Backlog of Unsold New Homes Swells

The last time it was this large, you were listening to Blondie.

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It takes some pretty sour news to undercut the already gloomy expectations for the housing market. But today's government report on new-home sales did just that. March sales of new, single-family homes fell 8.5 percent from last month and nearly 37 percent from a year ago—well below consensus estimates. At the same time, the median price declined more than 13 percent from a year ago, "which is the single largest decline in nearly four decades," Joseph Brusuelas, an economist at IdeaGlobal, said in a report.

Another troubling statistic: The inventory of unsold homes increased to an 11-month supply. How big of a supply is that? Well, the last time we had a backlog that large, the film Raiders of the Lost Ark was packing in theaters and children were begging their parents for "He-Man" action figures (1981).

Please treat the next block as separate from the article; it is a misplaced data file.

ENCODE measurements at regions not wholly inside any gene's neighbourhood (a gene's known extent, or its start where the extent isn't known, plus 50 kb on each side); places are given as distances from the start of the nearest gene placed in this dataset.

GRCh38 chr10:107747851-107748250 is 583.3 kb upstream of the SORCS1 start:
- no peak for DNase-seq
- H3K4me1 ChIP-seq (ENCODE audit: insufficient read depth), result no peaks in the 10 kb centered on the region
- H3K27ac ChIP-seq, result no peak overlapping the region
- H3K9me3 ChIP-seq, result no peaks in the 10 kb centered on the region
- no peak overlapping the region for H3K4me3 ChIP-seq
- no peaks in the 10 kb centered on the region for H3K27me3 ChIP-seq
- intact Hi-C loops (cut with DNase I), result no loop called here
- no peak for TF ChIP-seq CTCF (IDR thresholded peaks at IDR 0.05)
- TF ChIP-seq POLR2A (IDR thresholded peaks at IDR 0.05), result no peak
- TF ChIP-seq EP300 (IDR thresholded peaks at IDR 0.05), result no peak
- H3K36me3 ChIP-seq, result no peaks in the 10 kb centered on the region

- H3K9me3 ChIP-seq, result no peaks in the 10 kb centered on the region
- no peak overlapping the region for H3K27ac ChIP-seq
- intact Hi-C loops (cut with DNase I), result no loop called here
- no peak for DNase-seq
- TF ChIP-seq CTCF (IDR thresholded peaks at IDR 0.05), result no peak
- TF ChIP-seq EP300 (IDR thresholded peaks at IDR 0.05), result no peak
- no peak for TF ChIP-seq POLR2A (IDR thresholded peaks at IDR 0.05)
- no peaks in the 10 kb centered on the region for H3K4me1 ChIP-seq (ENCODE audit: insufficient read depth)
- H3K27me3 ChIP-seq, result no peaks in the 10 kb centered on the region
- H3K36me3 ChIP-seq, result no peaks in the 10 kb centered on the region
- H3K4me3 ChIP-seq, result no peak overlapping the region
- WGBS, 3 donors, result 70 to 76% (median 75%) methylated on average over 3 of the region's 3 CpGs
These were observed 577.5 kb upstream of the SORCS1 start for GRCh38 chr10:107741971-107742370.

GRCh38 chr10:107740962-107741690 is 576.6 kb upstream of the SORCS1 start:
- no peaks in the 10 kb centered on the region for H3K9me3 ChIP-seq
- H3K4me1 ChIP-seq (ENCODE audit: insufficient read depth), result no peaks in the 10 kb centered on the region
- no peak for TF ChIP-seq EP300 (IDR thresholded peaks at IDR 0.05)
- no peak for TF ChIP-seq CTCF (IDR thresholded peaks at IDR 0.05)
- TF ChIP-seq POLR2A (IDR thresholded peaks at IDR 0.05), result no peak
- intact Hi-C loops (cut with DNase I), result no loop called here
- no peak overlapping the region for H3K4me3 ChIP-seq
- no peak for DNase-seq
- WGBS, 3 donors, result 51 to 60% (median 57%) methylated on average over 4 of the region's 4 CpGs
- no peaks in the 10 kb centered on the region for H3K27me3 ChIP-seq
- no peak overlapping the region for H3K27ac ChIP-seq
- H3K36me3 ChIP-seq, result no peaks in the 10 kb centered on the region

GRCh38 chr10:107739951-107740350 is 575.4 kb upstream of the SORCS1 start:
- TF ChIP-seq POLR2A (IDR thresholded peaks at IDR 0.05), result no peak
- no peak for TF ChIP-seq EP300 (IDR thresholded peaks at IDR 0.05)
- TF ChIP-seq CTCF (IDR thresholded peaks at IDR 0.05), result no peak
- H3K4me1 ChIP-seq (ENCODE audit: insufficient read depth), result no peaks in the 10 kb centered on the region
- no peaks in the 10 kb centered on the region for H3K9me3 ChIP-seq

It will be difficult for home prices to stabilize until this backlog works off, which will require further price reductions and lower levels of new home-building activity. "Home building will contract deep into 2008 and...home prices will fall through mid-2009," Brian Wesbury, chief economist at First Trust Portfolios, said in a report.

Need a glass-is-half-full perspective? Here's Bill Hampel, the chief economist at the Credit Union National Association:

I believe a good case can be made that most of the really bad news in the housing market is behind us. This is NOT to suggest we can expect a dramatic resurgence soon, but we're probably only in for a few more months of declines in sales and construction. After that, sales and construction will level, at admittedly low levels, before beginning a very gradual rebound. The reason for this outlook is that unlike previous downturns in the housing market, this time around we've seen unprecedented declines in home prices. These declines in home prices will drive the adjustment mechanism of rising affordability to put a floor under sales and construction.

OK, so maybe it's a glass-is-a-quarter-full perspective—but we'll take it.